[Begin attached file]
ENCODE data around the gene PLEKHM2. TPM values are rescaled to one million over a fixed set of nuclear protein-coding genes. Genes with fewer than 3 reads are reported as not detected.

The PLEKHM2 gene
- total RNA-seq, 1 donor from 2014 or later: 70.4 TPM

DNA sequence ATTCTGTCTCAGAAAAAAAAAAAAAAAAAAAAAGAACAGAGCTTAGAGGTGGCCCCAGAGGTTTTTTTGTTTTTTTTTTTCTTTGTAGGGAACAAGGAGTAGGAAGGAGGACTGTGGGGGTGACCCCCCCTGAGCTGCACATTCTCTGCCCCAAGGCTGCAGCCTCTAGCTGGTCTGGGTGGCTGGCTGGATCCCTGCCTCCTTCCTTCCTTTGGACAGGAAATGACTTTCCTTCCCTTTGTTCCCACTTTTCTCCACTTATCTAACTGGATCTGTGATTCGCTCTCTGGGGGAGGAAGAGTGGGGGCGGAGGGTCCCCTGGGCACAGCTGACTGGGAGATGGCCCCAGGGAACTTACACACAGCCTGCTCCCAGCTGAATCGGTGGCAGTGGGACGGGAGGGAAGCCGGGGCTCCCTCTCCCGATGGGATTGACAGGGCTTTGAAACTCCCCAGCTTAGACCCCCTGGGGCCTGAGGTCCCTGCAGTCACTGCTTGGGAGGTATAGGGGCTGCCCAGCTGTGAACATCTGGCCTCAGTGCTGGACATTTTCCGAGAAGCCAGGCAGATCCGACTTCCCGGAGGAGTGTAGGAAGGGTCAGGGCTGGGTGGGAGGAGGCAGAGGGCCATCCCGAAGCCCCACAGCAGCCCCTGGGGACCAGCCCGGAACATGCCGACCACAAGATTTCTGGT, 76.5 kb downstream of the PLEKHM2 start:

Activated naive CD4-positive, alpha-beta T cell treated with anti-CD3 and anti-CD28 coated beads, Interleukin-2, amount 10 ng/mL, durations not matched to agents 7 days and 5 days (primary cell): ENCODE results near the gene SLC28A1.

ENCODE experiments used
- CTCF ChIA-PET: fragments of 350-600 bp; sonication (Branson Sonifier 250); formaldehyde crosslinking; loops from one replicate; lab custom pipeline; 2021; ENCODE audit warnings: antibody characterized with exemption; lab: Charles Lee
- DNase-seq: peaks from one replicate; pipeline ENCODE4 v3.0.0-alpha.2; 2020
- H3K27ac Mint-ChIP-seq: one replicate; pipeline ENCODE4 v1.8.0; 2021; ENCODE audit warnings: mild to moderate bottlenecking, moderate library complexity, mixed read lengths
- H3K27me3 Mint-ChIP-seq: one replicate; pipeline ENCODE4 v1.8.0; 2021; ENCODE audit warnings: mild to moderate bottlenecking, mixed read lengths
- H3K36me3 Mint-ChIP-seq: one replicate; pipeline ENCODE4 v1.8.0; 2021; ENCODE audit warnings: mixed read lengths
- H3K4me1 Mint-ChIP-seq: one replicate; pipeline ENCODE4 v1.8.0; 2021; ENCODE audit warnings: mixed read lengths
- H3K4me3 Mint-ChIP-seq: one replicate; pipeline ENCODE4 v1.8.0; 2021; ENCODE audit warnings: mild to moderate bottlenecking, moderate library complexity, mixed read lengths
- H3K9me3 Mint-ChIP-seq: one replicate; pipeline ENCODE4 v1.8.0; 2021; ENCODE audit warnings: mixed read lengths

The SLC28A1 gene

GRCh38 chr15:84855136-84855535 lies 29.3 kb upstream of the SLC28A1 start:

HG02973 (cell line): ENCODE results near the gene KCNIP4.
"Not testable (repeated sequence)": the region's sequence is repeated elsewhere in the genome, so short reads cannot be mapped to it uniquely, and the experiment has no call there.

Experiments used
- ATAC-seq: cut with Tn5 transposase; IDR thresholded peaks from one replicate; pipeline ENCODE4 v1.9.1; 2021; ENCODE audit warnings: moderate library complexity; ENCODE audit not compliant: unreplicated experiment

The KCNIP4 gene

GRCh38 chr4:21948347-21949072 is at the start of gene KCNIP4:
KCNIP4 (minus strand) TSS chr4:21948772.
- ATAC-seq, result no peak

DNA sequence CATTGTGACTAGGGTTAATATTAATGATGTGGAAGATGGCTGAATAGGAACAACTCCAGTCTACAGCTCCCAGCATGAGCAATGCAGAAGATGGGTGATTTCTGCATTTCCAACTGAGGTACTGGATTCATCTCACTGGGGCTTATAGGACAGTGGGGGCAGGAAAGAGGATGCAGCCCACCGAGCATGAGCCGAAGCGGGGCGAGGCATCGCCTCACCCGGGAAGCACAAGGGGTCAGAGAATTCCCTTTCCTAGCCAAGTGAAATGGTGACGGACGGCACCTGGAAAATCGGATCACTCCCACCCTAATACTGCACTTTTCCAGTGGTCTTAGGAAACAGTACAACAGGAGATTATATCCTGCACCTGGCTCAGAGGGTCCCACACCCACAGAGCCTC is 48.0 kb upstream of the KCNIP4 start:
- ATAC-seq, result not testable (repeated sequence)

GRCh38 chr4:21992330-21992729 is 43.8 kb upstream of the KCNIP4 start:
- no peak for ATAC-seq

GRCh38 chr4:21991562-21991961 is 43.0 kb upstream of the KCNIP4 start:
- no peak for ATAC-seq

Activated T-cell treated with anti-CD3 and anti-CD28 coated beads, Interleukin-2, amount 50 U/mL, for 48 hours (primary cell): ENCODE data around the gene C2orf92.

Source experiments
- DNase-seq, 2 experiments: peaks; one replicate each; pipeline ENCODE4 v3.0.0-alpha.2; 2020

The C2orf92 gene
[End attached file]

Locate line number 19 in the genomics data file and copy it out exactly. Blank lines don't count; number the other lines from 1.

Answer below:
Experiments used